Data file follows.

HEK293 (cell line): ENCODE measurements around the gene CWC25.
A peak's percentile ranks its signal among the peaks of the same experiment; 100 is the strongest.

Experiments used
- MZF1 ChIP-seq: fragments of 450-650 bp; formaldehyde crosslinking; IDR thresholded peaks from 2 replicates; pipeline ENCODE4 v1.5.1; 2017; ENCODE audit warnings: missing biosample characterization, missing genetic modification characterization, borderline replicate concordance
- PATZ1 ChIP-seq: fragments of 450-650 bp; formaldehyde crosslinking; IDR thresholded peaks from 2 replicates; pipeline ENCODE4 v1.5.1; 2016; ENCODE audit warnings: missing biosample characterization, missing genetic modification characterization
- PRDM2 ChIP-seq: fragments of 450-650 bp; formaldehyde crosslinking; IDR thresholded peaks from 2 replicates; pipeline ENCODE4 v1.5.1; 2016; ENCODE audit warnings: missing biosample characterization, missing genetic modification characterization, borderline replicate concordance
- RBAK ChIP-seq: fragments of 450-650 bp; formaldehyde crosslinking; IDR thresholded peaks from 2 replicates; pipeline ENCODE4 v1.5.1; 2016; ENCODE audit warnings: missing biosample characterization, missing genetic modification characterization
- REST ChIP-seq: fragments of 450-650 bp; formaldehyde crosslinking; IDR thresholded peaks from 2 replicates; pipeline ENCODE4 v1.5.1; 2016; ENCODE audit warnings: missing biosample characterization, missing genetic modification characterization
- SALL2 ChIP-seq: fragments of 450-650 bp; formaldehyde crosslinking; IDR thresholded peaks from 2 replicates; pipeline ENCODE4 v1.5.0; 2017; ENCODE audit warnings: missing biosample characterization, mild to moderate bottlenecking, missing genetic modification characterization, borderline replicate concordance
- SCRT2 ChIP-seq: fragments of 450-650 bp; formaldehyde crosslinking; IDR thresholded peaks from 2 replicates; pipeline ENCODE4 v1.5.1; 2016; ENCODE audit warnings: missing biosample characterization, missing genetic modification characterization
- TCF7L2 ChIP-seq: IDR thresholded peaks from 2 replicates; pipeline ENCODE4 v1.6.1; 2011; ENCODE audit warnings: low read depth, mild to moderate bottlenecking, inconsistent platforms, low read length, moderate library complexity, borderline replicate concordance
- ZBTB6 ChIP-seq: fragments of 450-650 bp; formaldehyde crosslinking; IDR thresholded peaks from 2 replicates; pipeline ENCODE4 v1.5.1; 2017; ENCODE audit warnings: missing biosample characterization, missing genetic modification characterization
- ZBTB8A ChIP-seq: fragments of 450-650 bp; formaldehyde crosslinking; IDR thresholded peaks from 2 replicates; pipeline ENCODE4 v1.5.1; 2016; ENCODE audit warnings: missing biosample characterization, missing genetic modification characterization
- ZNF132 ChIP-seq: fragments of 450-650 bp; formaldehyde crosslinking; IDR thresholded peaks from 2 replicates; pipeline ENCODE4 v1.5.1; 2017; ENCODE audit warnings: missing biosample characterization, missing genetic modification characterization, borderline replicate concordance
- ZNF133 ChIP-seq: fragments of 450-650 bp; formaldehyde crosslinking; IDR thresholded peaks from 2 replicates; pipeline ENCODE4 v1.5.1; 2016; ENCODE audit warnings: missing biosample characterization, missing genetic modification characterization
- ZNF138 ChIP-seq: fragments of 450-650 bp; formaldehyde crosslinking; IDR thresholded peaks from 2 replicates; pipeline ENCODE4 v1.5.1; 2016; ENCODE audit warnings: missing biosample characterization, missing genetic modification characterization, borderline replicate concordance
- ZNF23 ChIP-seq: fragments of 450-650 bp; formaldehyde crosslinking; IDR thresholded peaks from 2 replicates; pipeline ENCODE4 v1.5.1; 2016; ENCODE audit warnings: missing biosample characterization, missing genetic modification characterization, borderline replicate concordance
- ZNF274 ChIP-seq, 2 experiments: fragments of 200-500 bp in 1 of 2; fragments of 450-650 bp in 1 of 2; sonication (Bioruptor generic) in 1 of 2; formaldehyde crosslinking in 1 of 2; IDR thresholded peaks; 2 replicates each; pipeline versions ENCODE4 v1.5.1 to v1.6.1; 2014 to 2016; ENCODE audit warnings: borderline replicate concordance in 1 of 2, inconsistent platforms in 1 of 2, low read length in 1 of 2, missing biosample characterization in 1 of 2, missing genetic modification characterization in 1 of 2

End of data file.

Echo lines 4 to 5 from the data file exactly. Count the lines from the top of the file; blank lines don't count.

- MZF1 ChIP-seq: fragments of 450-650 bp; formaldehyde crosslinking; IDR thresholded peaks from 2 replicates; pipeline ENCODE4 v1.5.1; 2017; ENCODE audit warnings: missing biosample characterization, missing genetic modification characterization, borderline replicate concordance
- PATZ1 ChIP-seq: fragments of 450-650 bp; formaldehyde crosslinking; IDR thresholded peaks from 2 replicates; pipeline ENCODE4 v1.5.1; 2016; ENCODE audit warnings: missing biosample characterization, missing genetic modification characterization